Home ed blogging, and feelings of inadequacy

Twice this week, in two completely unrelated conversations with two completely unrelated groups of people, someone has said to me that they no longer read home ed blogs because of the feelings of inadequacy these generate.

I felt quite uncomfortable about this, because although I haven’t been blogging much at all in the past year or so, when I do blog our home ed, it can sometimes veer towards being that kind of blog.

BUT

There is a but. And I don’t really know what I’m trying to say, let alone how to say it! But feelings of guilt and inadequacy can certainly be overwhelming, and perhaps we all have an inner ‘should’, which looks around at what other people are doing to try and get some kind of measure by which to set itself.

It’s just that.. blogging (or Facebook commenting, or posting etc) isn’t life. And yes, this sounds really obvious, but I wonder if we do forget this and assume the family in question to have spent its whole week doing amazing science experiments or completing piles of enlightening workbooks, or asking oh-so-interested questions and finding the answers. Just because those are the presentable bits.

The truth is, all of those hours of silent consolidation or contemplation, or being immersed in Harry Potter for three days straight without coming up for air, of sibling scraps and screaming rows and just plain, banal domesticity – or indeed, hours spent blogging or reading other blogs and Facebooking and general Internet mooching while the children indulge their own CBeebies/ Moshi Monsters/ Bin Weevils habit… aren’t mentioned.

Instead, the temptation is to sometimes say: “Ooh! We did something *educational*! Quick! Let’s blog it!” – just to convince everyone (but mainly ourselves) that we are doing ok, making progress and so on.

BUT

I think all that other stuff (that doesn’t get blogged) is educational too. I could write lists for how it is. In fact, I will:

  • Silent consolidation or contemplation – *thinking time* – is vital, as anyone who knows anything about the learning function knows. We can’t just take in information bites non-stop, and spew it straight back out again in the standard manner that seems to be required by schools – that’s not real learning. We have to ideally go seeking the information ourselves and then take it in at our own pace and then go away and let the subconscious chew on it for a while, and then come back with more questions later. If we have any. Which we might not. (And that’s valid.) Depending on our personality and how we seek and process knowledge.

    The problem (I could pontificate on this for quite some pages) with trying to industrialise – or commercialise – Education is that it doesn’t really box up like that. Not really. You can deliver or sign up for a course in something and bestow or receive a certificate at the end of it, with or without some kind of test, and all of this still doesn’t guarantee any real learning. For that, you need to begin with either curiosity or some other kind of intrinsic motivation. And that’s hard to profit from, or oversee, or monitor, or sell, or buy, or earn money for teaching. Sadly, in the latter case. It shouldn’t be, but it is.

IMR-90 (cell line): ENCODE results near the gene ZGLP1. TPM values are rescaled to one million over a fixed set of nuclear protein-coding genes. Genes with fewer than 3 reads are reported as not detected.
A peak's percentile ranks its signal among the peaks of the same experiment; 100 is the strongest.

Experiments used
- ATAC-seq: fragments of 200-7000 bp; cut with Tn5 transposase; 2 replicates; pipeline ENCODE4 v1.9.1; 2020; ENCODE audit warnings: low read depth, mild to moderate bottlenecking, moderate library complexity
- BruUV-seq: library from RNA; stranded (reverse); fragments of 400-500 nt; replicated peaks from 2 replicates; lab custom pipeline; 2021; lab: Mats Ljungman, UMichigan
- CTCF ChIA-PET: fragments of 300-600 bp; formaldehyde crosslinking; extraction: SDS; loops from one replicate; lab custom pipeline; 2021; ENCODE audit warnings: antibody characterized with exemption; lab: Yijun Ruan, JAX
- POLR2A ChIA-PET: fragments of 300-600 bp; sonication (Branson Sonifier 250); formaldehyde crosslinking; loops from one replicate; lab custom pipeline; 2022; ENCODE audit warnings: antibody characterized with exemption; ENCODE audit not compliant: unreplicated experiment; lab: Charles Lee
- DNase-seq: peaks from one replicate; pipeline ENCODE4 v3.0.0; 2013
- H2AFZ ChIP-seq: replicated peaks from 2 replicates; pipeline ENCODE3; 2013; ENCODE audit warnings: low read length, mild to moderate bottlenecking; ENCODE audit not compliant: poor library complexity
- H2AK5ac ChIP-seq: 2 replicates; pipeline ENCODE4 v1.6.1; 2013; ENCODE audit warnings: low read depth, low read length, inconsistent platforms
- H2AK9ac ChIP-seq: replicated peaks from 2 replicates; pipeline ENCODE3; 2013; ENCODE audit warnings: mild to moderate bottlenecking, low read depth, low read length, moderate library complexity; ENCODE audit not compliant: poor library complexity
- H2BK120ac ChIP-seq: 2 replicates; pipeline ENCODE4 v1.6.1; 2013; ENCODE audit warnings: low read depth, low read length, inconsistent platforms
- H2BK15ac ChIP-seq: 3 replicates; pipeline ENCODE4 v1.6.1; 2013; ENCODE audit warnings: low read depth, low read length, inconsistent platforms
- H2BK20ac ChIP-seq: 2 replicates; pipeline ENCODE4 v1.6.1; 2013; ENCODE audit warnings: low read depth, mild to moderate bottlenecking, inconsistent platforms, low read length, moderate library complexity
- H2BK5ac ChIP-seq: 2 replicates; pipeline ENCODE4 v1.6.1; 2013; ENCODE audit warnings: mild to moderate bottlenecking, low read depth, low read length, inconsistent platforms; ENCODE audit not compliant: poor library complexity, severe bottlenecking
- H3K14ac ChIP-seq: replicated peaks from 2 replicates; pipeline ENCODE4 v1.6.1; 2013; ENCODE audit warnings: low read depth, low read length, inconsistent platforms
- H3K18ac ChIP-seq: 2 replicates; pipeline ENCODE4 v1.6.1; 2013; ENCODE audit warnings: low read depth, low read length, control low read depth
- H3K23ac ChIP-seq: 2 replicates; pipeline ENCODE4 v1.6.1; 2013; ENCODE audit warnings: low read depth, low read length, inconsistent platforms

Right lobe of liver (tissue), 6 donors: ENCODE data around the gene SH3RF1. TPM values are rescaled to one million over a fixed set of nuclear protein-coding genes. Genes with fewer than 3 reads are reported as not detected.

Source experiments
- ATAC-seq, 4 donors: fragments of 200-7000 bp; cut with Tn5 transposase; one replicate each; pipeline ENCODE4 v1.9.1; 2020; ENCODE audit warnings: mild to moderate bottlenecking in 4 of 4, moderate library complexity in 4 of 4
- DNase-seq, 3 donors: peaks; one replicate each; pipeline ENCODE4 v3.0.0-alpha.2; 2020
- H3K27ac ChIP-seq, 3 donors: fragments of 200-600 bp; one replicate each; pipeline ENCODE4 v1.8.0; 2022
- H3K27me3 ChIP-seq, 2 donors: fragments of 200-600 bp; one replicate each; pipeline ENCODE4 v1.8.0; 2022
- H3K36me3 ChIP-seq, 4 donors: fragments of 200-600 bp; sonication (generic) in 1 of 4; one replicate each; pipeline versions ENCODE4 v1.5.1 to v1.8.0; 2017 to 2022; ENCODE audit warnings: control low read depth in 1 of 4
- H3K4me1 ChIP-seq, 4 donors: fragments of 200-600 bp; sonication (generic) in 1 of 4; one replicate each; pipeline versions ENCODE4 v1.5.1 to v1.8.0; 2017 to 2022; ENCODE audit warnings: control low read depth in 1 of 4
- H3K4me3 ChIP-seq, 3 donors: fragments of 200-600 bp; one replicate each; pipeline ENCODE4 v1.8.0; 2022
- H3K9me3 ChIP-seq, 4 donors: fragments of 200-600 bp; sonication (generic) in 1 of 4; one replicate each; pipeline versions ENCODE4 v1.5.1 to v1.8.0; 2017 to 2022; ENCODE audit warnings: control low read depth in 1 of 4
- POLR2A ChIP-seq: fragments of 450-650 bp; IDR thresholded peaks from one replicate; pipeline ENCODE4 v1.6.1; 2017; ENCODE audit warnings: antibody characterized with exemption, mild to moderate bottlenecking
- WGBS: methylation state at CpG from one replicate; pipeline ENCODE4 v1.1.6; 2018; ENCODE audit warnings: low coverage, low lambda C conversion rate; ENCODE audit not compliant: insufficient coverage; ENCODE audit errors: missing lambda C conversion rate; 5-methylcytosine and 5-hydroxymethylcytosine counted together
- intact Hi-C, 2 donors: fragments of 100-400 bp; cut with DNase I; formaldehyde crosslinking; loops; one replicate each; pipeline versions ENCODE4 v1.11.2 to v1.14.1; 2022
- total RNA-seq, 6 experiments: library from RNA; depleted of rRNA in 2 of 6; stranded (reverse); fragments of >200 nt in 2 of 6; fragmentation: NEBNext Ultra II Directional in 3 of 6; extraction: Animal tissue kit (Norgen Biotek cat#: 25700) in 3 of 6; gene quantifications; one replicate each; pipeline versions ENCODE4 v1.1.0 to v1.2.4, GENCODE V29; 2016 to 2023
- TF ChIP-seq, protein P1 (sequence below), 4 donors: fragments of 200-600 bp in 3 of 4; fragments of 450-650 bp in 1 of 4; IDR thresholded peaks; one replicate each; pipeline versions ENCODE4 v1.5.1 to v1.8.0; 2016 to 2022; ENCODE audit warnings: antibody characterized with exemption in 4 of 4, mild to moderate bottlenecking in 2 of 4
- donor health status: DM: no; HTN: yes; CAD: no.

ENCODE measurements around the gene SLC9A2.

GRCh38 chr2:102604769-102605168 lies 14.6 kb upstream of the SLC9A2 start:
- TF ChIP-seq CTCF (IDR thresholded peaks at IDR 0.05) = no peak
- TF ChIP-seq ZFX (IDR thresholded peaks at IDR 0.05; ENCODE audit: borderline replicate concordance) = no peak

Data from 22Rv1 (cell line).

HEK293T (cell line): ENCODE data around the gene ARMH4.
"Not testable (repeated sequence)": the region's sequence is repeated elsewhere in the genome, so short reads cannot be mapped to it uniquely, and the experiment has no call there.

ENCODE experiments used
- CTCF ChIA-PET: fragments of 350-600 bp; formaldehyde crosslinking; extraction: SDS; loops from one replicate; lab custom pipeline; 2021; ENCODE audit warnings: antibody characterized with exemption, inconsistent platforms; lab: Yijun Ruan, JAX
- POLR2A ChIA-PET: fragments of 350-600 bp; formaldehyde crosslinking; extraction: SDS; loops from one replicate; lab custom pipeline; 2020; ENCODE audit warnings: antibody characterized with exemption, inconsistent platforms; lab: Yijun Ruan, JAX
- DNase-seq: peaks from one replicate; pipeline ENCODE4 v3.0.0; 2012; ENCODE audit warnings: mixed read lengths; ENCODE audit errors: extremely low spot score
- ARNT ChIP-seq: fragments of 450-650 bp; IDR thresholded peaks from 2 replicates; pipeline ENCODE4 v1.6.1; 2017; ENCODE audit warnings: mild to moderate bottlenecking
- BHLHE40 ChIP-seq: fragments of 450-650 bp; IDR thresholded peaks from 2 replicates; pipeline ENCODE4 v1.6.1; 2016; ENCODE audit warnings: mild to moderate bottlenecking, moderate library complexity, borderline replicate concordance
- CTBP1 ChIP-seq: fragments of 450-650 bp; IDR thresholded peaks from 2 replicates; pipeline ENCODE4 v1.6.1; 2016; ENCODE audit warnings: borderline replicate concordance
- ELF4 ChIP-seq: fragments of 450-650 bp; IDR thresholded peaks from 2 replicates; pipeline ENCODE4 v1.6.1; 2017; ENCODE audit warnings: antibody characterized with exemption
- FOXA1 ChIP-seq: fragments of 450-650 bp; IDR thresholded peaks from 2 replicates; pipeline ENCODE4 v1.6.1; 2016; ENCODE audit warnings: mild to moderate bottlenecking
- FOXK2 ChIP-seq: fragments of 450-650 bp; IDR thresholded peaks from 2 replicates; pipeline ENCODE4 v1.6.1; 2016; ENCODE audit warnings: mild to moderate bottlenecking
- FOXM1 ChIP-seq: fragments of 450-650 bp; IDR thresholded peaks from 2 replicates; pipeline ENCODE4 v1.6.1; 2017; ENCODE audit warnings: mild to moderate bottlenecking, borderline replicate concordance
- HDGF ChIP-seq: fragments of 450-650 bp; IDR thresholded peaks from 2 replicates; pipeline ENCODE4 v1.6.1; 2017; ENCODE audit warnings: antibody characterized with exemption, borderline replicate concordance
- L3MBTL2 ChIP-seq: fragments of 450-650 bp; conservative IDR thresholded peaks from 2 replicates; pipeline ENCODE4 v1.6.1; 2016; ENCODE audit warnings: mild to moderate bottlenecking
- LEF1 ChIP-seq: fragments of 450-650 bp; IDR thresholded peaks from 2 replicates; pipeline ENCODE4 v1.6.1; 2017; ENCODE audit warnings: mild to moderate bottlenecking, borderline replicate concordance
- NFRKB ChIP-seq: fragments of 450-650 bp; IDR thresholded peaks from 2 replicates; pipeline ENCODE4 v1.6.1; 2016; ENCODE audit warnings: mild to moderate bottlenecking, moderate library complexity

• Being immersed in Harry Potter for three days straight without coming up for air – well, that’s just reading, isn’t it? I’m no psychologist, but I’m sure it’s useful for the development of our critical faculties, or creativity, or cognitive something-or-other. And yes, many of us are obsessives. I suspect our natural learning function leans more towards focusing exclusively on a thing until we’ve finished or mastered it to our own satisfaction, than it does towards a ‘broad and balanced’ curriculum patchwork quilt of neat and tidy one-hour chunks.
  • Sibling scraps – learning to manage conflict in a safe and fundamentally (although it often doesn’t feel – or sound – like it!) loving environment.
  • Screaming rows – assertiveness training šŸ˜‰
  • Just plain, banal domesticity – the building blocks of a well-functioning life. Vastly underrated – if you want to know how vastly, go round to a distracted, obsessed, highly intellectual academic’s house for tea. Especially if he doesn’t hire a cleaner. Teaching children – by example – how to endure the ‘boring stuff’ in order to live well (delayed gratification, I suppose) is vital. And something they don’t learn at school.
  • Hours spent blogging or reading other blogs and Facebooking and general Internet mooching – very important information gathering and social networking to facilitate facilitation šŸ˜‰ (And the parent’s sanity! If you’re that way inclined..)
  • While the children indulge their own CBeebies/ Moshi Monsters/ Bin Weevils habit – this, actually, is really important. I love the fact that we now have those children’s social platforms so that they can learn about group interaction and so on at their own pace, with an off-switch for when it all gets too much, without the pressure of helicopter parents. CBeebies I have more of a love/hate relationship with, but it’s largely uncommercialised and some of the content is great. Anyway, it’s not for me to choose what my children like to watch. If they’re attracted to something, they’ve probably got something to learn from it.

And when I make these points, I hear people say: “Yes OK, all of those things are educational. But is it the kind of education you want your children to have?”